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Bermuda’s reversal of same-sex marriage featured on CNN

Rights activist: journalist Allison Hope has put the spotlight on Bermuda’s same-sex marriage laws (Photograph supplied)

Bermuda’s ban on same-sex marriage has made international headlines.

In an opinion piece on US news network CNN’s website, journalist Allison Hope praised US politicians for codifying marriage equality in a vote in the House of Representatives earlier this week.

But in her article on Thursday, headlined: “‘Think same-sex marriage can't be abolished? Look at what happened in Bermuda”, Ms Hope warned that the US Senate could still drop the vote.

Same-sex marriage was made legal in Bermuda in 2017. But the law was reversed last year under the Domestic Partnership Act. That law only came into effect in March of this year following a series of appeals that went all the way to the Privy Council in London.

To date, Bermuda is the only country in the world to make gay marriages legal – and then roll back the law to make the practice unlawful.

In her article, Ms Hope, a lesbian and frequent visitor to Bermuda, wrote: “Of course, the fact that our rights are up for debate at all is incredibly frustrating at best and terrifying at worst.

“This weighs heavily on me as my family is preparing to travel to Bermuda this week. I have been anxiously reading up on the British territory's fight for same-sex marriage, which has been legalised and overturned twice in the span of five years.

“Earlier this year, a London tribunal ended the lengthy legal battle by ruling that a Bermuda law banning same-sex marriage is constitutional.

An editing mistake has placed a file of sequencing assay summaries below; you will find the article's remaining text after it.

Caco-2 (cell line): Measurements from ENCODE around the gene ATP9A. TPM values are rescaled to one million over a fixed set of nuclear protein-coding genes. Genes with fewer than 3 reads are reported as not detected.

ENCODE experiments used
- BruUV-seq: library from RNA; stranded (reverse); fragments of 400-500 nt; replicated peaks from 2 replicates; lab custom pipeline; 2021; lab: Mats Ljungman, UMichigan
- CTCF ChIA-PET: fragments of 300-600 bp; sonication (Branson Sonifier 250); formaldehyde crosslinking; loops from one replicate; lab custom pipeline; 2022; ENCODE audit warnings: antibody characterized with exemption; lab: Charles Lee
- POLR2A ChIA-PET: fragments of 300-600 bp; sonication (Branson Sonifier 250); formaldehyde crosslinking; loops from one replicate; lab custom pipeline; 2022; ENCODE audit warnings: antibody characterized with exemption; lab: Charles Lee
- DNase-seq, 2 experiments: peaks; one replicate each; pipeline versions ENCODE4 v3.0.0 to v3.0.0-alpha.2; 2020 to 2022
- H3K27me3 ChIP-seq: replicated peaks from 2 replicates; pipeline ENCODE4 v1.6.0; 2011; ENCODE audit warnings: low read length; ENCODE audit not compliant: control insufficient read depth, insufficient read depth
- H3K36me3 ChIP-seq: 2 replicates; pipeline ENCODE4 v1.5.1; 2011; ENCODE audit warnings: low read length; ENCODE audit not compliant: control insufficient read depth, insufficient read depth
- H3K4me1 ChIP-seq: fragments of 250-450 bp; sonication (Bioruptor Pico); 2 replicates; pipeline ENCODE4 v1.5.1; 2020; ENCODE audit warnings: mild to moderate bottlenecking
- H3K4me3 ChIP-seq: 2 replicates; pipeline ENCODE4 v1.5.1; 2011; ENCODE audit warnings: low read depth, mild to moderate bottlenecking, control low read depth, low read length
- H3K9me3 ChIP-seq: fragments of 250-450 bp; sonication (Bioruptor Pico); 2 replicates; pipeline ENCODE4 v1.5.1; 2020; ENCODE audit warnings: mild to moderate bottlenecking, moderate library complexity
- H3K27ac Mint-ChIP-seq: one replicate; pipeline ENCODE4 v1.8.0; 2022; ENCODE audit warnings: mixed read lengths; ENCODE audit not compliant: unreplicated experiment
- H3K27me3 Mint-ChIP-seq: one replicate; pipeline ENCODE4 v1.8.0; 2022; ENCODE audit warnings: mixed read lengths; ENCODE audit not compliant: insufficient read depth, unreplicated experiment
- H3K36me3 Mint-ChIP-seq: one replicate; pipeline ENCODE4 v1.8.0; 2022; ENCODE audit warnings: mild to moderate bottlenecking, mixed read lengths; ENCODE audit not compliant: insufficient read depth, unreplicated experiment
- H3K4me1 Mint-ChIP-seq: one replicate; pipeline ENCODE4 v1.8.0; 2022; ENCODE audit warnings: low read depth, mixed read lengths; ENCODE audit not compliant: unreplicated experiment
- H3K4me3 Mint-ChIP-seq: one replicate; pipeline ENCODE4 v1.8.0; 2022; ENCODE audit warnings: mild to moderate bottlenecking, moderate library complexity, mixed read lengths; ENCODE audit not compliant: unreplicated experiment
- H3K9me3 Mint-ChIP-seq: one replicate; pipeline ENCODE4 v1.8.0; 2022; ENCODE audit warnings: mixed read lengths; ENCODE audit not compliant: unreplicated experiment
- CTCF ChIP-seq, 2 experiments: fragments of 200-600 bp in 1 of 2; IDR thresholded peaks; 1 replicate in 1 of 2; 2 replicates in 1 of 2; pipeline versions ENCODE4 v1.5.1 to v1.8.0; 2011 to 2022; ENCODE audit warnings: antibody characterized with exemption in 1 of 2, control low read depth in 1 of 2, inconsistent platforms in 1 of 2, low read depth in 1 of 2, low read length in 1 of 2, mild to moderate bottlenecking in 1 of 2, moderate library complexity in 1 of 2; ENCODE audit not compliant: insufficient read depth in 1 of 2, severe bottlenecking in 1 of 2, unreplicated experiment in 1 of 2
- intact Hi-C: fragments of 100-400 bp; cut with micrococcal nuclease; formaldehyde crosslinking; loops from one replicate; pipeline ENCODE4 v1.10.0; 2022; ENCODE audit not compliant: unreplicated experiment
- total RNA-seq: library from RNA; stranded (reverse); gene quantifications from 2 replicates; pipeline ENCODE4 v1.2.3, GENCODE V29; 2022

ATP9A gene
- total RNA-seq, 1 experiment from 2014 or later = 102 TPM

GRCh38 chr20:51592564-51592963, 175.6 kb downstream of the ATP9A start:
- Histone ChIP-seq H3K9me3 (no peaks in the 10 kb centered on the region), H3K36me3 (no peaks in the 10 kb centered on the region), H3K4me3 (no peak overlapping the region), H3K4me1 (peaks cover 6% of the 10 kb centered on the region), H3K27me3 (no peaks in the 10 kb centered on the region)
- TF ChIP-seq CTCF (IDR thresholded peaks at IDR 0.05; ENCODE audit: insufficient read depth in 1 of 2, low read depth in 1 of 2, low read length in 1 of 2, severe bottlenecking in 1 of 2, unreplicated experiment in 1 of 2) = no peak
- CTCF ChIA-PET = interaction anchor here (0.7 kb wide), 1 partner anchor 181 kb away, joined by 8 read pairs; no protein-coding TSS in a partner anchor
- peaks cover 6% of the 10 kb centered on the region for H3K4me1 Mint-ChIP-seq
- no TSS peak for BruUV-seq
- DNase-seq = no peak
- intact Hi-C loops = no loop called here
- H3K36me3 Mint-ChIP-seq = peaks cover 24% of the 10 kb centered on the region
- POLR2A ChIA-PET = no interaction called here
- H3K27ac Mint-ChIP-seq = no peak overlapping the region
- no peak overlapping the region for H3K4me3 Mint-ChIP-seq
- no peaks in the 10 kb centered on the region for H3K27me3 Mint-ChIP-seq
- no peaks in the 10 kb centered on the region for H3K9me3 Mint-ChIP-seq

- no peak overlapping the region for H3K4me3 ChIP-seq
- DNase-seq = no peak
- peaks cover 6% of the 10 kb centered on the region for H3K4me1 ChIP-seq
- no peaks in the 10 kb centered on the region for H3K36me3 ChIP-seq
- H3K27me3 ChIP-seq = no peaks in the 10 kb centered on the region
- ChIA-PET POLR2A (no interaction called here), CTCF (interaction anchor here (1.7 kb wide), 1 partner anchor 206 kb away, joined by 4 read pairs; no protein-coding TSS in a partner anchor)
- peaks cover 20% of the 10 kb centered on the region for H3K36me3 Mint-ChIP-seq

“The last time I went to Bermuda with my then-girlfriend more than a decade ago, marriage wasn't an option there or in my home state of New York.

“A lot has changed since then; my wife and I are now legally married and we have a child. So much rides on our legal protections, and what's happened in Bermuda really illustrates what’s at stake.

“As I gather our family’s documents to ensure we are protected in the event something happens while we're travelling, I can’t help but wonder if this is how I’m going to have to live my life should the Supreme Court overturn marriage equality in the US.

“Will we need to carry our adoption papers when we go to the grocery store? Our living wills when we go to see the Grand Canyon?

“Will we have to go back to filing separate state and federal taxes, forced by the legal system to deny the existence of our relationship in order to complete our required paperwork?”

Ms Hope concluded: “LGBTQ+ people aren't a wedge issue or a hypothetical. We’re human beings with jobs and families, hopes and dreams. We have children who are watching.

“We shouldn't have to fear that our hard-earned and widely accepted rights will be pulled out from under us in a cruel game of politicking and the attempted wholesale demolition of the separation of church and state.

“Marriage equality should be settled law. Let's confirm that with a Senate vote and a signature from the President. We have not a moment to waste.”